Board bus tour of four Topeka schools shows CEF dollars at work
by Joe Bollig
TOPEKA — The Catholic Education Foundation board’s bus tour of four Catholic schools here on April 4 included a power lunch where some pretty weighty questions were considered.
Mater Dei fourth-grader Isabel Munoz’s “lunch buddy” for the day was Archbishop Joseph F. Naumann, and her big question was this: If you could have one superpower, what would it be?
She even helped him with the right answer.
“Multi-power,” said Munoz, “so he could be invisible, and fly and have, like, laser-beam eyes and stuff.”
“She taught me that,” said Archbishop Naumann. “She taught me the right answer for the superpowers.”
This was the third time since 2011 that the CEF has bundled its board on a bus for a field trip to archdiocesan schools, and the second such journey to Topeka.
The CEF, which started out as The Gardner Institute in 1998, was established to provide scholarships and financial assistance to children of families with limited means so they could receive an education at an archdiocesan Catholic school.
The 18 board members and two CEF officers visited Most Pure Heart of Mary (a new CEF school), Mater Dei, St. Matthew and Holy Family. Archbishop Naumann joined the tour at Mater Dei. The journey began and ended at Savior Pastoral Center in Kansas City, Kan.
During their school visits, the board members divided into two groups, which were then given a tour of the school led by the principal or a teacher. At each school, the board members attended briefings by pastors and the principals, with question-and-answer periods.
“I was very impressed [that] the pastors were present at all the schools,” said board member Stephanie Goodenow, a member of Holy Trinity Parish in Lenexa. “The pastors and the principals seemed to work really well together and were going the same direction. The parishes support the schools, and the schools support the parishes.”
The CEF board had the opportunity midway through the bus journey to attend Mass in the Mater Dei (Holy Name Church) chapel, with Archbishop Naumann celebrating and pastor Father John Pilcher concelebrating.
The Mass was followed by lunch, during which each CEF tour member was paired with a Mater Dei student.
“This is our effort to get our board members closer to our students and to our schools, and help them better understand the mission that CEF serves, which is helping kids go to Catholic schools,” said Michael Morrisey, CEF executive director.
From visible symbols of the faith like statues and crucifixes, to the prayers spoken by the teachers and students, it was clear that “Catholicity” was very strong in each school.
“We were with the eighth-graders as they were transitioning between classes, and the teacher was talking to us about Kansas assessments,” said board member Zena Weist, a member of St. Michael the Archangel Parish in Leawood.
“As we were walking out, she started class with a prayer, and we heard, ‘In the name of the Father, and of the Son, and of the Holy Spirit,’” she continued. “It took our breath away. . . . You can start your class with prayer in a Catholic school, and you can’t do that in a public school.”
Currently, 20 of the 37 archdiocesan primary and middle schools have students who receive CEF assistance. The CEF awarded $1,155,156 in scholarships to 1,345 students during the 2013-2014 school year.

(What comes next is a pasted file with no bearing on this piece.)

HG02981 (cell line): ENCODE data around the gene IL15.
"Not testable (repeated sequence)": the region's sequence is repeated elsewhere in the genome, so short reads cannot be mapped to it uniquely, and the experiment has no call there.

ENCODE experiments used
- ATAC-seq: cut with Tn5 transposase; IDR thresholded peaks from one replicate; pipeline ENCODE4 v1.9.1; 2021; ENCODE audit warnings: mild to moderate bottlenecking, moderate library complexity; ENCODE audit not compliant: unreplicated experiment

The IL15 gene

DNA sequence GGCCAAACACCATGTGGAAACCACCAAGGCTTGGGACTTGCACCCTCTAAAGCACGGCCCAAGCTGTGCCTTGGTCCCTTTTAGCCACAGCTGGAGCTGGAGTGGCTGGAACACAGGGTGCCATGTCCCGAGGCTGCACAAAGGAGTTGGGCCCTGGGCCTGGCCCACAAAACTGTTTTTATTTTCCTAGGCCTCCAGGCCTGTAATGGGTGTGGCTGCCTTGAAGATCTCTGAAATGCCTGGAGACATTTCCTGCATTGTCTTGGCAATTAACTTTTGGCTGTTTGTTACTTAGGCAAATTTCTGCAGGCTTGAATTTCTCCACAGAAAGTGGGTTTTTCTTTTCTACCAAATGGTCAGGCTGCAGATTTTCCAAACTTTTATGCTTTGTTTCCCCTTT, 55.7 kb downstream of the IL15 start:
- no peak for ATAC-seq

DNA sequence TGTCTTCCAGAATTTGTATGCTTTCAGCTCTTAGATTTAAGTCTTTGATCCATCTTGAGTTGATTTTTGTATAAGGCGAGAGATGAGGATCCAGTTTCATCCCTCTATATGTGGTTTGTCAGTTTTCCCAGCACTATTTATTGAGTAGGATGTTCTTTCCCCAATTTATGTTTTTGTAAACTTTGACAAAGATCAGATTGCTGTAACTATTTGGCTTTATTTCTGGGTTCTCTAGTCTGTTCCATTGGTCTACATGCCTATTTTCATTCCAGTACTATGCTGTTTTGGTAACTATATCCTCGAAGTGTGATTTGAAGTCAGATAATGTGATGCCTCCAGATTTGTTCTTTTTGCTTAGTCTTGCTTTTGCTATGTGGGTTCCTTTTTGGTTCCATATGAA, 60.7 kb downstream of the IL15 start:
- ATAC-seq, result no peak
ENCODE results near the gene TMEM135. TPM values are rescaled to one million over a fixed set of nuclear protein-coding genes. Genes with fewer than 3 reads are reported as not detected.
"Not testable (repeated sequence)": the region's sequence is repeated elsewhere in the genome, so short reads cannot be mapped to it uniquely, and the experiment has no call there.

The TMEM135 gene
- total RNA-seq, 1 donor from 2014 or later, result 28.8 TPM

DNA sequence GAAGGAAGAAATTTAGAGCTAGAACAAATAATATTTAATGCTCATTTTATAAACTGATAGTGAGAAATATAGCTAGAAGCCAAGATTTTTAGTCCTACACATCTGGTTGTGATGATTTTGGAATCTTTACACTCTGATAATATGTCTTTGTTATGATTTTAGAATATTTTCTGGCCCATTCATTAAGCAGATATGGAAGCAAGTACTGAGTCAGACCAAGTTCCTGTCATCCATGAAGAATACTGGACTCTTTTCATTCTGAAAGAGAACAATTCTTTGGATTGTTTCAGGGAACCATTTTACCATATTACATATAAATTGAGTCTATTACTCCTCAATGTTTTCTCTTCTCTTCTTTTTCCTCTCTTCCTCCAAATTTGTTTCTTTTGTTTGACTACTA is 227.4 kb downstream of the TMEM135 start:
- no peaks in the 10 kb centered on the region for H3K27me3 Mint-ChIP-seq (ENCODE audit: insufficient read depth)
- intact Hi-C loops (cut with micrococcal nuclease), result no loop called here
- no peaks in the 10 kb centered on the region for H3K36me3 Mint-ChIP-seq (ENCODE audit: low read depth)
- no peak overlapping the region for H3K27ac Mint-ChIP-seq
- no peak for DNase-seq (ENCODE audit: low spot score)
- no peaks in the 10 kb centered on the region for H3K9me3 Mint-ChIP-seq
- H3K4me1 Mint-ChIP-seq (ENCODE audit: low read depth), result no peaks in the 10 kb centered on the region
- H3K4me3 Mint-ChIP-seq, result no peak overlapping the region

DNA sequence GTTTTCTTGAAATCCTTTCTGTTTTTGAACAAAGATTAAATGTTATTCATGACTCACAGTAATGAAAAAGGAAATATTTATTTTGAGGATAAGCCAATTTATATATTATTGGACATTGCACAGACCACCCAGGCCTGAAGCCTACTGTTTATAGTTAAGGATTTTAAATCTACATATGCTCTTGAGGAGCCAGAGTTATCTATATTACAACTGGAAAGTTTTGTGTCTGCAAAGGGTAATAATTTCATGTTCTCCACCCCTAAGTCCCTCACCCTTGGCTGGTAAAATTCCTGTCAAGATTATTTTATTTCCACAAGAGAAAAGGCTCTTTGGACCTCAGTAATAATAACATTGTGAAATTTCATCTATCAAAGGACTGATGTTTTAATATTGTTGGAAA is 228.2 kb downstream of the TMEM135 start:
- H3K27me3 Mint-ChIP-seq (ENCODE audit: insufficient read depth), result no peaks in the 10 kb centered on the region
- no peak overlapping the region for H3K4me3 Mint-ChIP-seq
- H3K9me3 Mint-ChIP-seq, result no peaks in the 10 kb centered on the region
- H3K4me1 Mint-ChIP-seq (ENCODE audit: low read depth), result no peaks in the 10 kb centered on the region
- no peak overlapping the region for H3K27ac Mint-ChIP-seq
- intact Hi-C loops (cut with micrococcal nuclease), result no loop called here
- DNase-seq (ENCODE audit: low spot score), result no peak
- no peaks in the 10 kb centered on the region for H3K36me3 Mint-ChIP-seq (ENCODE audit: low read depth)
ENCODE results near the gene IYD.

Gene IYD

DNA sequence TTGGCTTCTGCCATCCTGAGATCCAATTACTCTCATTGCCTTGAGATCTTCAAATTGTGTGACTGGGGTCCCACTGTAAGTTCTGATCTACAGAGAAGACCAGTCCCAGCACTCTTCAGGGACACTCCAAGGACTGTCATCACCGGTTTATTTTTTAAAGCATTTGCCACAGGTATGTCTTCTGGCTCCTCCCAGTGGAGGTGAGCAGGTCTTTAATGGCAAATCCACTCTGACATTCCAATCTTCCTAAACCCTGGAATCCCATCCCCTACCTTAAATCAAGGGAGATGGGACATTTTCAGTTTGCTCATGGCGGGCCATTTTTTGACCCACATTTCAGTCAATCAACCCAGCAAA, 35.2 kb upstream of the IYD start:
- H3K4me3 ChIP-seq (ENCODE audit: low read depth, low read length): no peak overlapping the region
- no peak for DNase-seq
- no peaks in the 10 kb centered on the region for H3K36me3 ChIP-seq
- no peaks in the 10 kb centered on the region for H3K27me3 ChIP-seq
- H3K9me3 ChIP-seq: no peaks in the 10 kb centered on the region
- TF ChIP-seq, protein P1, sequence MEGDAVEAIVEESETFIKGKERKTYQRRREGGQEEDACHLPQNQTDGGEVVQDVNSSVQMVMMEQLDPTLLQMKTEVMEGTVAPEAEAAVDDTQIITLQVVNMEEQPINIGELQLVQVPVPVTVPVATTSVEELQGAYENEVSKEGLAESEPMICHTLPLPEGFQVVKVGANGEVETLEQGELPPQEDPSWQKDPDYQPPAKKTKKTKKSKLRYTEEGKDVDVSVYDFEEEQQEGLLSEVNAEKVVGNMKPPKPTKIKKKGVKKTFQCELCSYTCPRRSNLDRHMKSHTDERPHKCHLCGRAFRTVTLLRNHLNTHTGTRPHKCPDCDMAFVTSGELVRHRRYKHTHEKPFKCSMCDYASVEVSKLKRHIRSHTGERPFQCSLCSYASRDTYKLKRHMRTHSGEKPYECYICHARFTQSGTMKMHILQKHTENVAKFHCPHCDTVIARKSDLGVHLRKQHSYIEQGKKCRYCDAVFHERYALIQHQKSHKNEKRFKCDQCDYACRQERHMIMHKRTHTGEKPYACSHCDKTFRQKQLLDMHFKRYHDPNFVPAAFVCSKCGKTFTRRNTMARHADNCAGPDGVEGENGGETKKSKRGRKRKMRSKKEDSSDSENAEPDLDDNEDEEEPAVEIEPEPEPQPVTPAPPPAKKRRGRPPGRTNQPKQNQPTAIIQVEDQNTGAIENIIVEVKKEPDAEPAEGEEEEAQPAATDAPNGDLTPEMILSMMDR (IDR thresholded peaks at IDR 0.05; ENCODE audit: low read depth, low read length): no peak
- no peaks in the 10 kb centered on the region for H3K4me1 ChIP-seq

Heather Huscher, St. Matthew School principal, told board members, “Our schools simply could not exist without your help.”
Several board members commented on the passion and commitment of the schools’ teachers and administrators, and their efforts to make the most of space, equipment and funding.
The schools have made serious efforts to utilize technology in instruction while trying to keep costs low. For example, Most Pure Heart of Mary School principal Eric White learned to install interactive whiteboards to save on the significant cost of installation.
Teaching the faith is the primary goal, followed by academic excellence and service.
The greatest challenge all Catholic schools face is funding. The four schools rely on a variety of revenue streams: tuition, scholarships, estate gifts, fundraisers and parish subsidies.
Parish subsidies are particularly important.
For Most Pure Heart of Mary School, 70 percent of its budget is from parish subsidy, which is 64 percent of the parish budget. For St. Matthew School, 43.77 percent of its budget is parish subsidy, which represents 50 percent of the parish budget.
Since the cost of a Catholic education is only going to go up, the challenge the schools face is to build new, sustainable funding models.
“My eye personally is turning toward the broad question of the funding model for all the schools in the archdiocese,” said board member Ricky Paradise, from Queen of the Holy Rosary Parish in Overland Park.
“I think it’s beyond what the CEF does now, but I think it’s our chance and opportunity to lead or contribute to that discussion as the archdiocese works through this tricky issue.”
The archbishop, at the last stop at Holy Family School, concluded the day by thanking the board members and CEF office executive director Michael Morrisey and development director Patty Morrisey.
“What was clear to me as we were going through those schools — and a number of principals said it — we’d have a lot fewer schools in the archdiocese if we didn’t have CEF,” said Archbishop Naumann.
“We would have to be making a lot different choices in terms of the availability of Catholic education,” the archbishop continued. “So . . . CEF really is making a huge difference.
“You’re an essential part of what’s happening in those schools.”
For more information on CEF, contact Michael Morrisey at (913) 647-0383, or visit the website at: www.cefks.org.
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